titikchokeng228 in the 80s the mass market disappeared and was replaced by two markets, the upscale and downscale The change reflected the growing middle class zeal to distinguish itself from the less fortunate, and at the same time it made such distinctions almost mandatory for anyone hoping to inhabit the social and occupational world of the successful and upscale P.260 Professions, as opposed to job, are understood to offer some measure of intrinsic satisfaction, some linkage of science and service, intellect and conscience, autonomy and responsibility No one has such expectations of a mere job and it is this, as much as anything, which defines the middle class advantage over the working class majority The working class must work often at uncomfortable or repetitive tasks for money, and find its pleasures elsewherechokengtitik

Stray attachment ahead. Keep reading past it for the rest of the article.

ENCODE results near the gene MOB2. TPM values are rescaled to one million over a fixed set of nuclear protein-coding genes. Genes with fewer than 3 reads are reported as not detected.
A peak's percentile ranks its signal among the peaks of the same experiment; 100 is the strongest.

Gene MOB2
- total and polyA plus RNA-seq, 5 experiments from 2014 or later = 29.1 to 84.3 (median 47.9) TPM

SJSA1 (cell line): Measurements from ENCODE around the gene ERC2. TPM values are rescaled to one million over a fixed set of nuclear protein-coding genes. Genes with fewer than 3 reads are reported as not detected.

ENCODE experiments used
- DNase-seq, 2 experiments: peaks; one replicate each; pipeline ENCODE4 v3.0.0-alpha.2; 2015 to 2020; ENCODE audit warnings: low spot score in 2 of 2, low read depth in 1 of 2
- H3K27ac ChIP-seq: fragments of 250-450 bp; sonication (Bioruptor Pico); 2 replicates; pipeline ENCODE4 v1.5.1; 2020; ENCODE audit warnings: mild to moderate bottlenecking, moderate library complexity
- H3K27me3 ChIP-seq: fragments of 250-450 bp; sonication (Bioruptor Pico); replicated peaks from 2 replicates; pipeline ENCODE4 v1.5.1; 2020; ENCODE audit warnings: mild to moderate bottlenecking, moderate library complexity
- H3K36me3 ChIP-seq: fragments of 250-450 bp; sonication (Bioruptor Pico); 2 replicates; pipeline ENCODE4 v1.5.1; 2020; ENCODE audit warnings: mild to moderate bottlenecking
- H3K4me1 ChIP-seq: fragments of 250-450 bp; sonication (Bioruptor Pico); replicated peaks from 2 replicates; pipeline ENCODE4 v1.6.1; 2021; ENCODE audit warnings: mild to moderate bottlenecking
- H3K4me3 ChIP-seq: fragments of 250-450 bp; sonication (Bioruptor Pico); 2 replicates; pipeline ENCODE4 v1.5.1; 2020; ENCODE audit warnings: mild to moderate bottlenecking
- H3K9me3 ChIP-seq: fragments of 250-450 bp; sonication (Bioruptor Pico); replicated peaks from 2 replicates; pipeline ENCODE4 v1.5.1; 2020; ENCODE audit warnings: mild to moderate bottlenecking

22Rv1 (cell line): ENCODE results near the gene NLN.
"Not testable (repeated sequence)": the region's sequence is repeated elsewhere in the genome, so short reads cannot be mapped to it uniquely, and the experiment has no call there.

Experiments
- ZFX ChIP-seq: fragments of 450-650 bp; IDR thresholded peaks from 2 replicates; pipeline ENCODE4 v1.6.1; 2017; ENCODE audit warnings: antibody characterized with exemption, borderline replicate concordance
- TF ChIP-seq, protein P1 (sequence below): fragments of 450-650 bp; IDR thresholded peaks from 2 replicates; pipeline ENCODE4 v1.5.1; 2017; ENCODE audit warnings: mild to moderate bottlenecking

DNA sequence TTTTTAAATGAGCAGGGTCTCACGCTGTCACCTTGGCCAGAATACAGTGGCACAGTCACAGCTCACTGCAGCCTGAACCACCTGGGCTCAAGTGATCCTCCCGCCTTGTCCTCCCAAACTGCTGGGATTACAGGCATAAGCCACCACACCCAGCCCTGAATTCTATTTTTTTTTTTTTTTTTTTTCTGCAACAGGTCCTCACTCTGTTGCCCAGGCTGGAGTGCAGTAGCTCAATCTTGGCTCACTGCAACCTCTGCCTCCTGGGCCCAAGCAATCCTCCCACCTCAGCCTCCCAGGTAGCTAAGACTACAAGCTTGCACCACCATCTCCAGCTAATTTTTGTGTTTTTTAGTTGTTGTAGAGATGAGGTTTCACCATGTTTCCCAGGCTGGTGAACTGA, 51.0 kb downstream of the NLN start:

titikchokeng 261 John Kenneth Galbraith observed, For some, and probably a majority, work remains a stint to be performed For others work, as it continues to be called, is an entirely different matter It is taken for granted that it will be enjoyable Work, of the special kind that it reserves to itself, is the secret hedonism of the middle class And, although we seldom think of it this way, the pleasure of work is the middle class s tacit rebuttal to capitalism, a pleasure that cannot be commodified or marketed, that need not obsolesce or wane with time.It is the pleasure of work that is most easily lost in the scramble to get ahead, or simply to stay in place in our recklessly polarizing society Galbraith s comment provides a measure of the loss that has already been incurred In 1958 he could fairly observe that a professional would be insulted and disturbed if it were thought that his principal motivation in life is the pay he receives Today, as the rewarding professions medicine, for example, and science and teaching are abandoned for lucrative careers, few would find such a motivation dishonorable Even within the rewarding professions, the traditional perquisites autonomy, creativity, and service are easily traded off in favor of greater income The we abandon the ethos of professionalism and its secret pleasure principle the we are dependent on the commodified pleasures of the market The would be regional planner turned corporate lawyer, the would be social worker turned banker, must compensate for abandoned dreams with spending The costs of heightened consumption demand still longer hours of empty labor which must, in turn, be compensated with consumption Hence the addictive frenzy of the yuppie strategy Hence, too, one source of momentum for the forces of polarization and deepening class inequality.But even for the middle class, the way out does not lie through a simple revival of professionalism The elitism of the professions with their steep and often arbitrary barriers of education and licensing hurts not only the excluded members of the lower classes, but those who are, by birth, most likely to be included This is the catch in the strategy of professionalism and the source of so much middle class anxiety the barriers erected to exclude intruders from other classes also stand in the way of the youth of the middle class The barriers ensure that only the hardworking, the self denying, will make it and not even all of them Hence the fear of hedonism, of growing soft, and ultimately, falling Hard work and self denial become our punitive values setting us against all those who have not yet made it the young, the poor and even against our own desires.But if we start with what needs to be done, we can see that the middle class s anxious sense of scarcity is in no small part self imposed There is potentially no limit to the demand for skilled, creative, and caring people, no limit to the problems to be solved, the needs to be met by human craft and agency The mentality of scarcity may be appropriate to the realm of consumer goods for the obvious reasons of fairness and ecology but it has no place in the realm of conscious, responsible, effort and achievement In an egalitarian future, there would be enough work to go around, and work pleasurable enough so that all will want it This is not a matter of lowering standards, but of opening doors removing artificial barriers and expanding educational opportunity to all comers In the process, education itself must change, abandoning its restrictive biases by race and sex as well as class , downplaying competition The long process of growing up an dpreparing for an adult occupational role need no longer be an exercise in deferring gratification Permissiveness would cease to be a threat and an excuse for class injustice For growing numbers of people from all backgrounds, the path of self indulgence would lead straight on from the pleasure of learning to the joy of chosen work At the point where education becomes the free exercise of mind, it would inevitably cease to be the mechanism of class reproduction It would be too exuberant, too playful, to remain in quiet service to social inequality Everyone would want it the barriers erected to keep out the others would tumble, and the hungry of all ages would swarm in This, very simply, should be the program of the professional middle class and the agenda it brings to any broader movement for equality and social justice to expand the class, welcoming everyone, until there remains no other class.